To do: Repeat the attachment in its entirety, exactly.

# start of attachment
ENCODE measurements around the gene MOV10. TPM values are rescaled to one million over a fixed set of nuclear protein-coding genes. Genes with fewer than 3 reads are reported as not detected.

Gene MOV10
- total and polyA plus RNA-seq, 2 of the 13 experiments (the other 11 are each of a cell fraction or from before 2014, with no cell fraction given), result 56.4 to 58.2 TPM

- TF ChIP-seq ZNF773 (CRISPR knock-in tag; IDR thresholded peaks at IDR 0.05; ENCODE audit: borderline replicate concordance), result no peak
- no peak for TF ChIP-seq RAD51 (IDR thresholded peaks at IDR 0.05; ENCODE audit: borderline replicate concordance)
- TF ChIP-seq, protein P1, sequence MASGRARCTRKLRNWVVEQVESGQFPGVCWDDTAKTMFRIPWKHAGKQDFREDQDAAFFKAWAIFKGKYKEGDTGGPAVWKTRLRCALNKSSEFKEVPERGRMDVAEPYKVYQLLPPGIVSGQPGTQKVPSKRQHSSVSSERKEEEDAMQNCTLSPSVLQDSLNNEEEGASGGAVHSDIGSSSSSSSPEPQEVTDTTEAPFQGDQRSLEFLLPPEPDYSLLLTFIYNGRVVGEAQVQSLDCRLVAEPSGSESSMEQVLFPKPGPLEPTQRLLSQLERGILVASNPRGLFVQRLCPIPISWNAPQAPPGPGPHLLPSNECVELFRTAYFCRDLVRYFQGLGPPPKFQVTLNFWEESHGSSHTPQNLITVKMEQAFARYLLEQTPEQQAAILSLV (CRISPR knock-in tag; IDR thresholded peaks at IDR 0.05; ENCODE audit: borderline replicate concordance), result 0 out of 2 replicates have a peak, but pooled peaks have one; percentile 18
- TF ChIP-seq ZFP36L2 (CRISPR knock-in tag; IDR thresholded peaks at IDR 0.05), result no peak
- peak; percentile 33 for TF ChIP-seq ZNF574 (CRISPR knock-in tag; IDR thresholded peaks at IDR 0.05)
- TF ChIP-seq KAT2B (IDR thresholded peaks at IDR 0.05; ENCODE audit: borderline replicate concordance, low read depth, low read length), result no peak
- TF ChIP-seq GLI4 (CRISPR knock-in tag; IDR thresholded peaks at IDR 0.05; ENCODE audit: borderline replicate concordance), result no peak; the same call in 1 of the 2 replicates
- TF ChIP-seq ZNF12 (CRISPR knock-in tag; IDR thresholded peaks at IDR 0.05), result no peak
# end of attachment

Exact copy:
ENCODE measurements around the gene MOV10. TPM values are rescaled to one million over a fixed set of nuclear protein-coding genes. Genes with fewer than 3 reads are reported as not detected.

Gene MOV10
- total and polyA plus RNA-seq, 2 of the 13 experiments (the other 11 are each of a cell fraction or from before 2014, with no cell fraction given), result 56.4 to 58.2 TPM

- TF ChIP-seq ZNF773 (CRISPR knock-in tag; IDR thresholded peaks at IDR 0.05; ENCODE audit: borderline replicate concordance), result no peak
- no peak for TF ChIP-seq RAD51 (IDR thresholded peaks at IDR 0.05; ENCODE audit: borderline replicate concordance)
- TF ChIP-seq, protein P1, sequence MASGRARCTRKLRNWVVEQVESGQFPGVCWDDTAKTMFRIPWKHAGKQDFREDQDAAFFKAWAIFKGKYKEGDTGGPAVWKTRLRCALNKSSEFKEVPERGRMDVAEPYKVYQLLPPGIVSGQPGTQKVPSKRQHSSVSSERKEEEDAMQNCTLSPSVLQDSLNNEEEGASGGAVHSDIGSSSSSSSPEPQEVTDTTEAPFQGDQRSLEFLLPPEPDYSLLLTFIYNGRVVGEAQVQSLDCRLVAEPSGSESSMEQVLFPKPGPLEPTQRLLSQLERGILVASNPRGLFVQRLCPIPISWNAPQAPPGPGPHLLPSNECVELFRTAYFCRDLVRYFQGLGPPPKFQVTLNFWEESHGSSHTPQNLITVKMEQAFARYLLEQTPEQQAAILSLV (CRISPR knock-in tag; IDR thresholded peaks at IDR 0.05; ENCODE audit: borderline replicate concordance), result 0 out of 2 replicates have a peak, but pooled peaks have one; percentile 18
- TF ChIP-seq ZFP36L2 (CRISPR knock-in tag; IDR thresholded peaks at IDR 0.05), result no peak
- peak; percentile 33 for TF ChIP-seq ZNF574 (CRISPR knock-in tag; IDR thresholded peaks at IDR 0.05)
- TF ChIP-seq KAT2B (IDR thresholded peaks at IDR 0.05; ENCODE audit: borderline replicate concordance, low read depth, low read length), result no peak
- TF ChIP-seq GLI4 (CRISPR knock-in tag; IDR thresholded peaks at IDR 0.05; ENCODE audit: borderline replicate concordance), result no peak; the same call in 1 of the 2 replicates
- TF ChIP-seq ZNF12 (CRISPR knock-in tag; IDR thresholded peaks at IDR 0.05), result no peak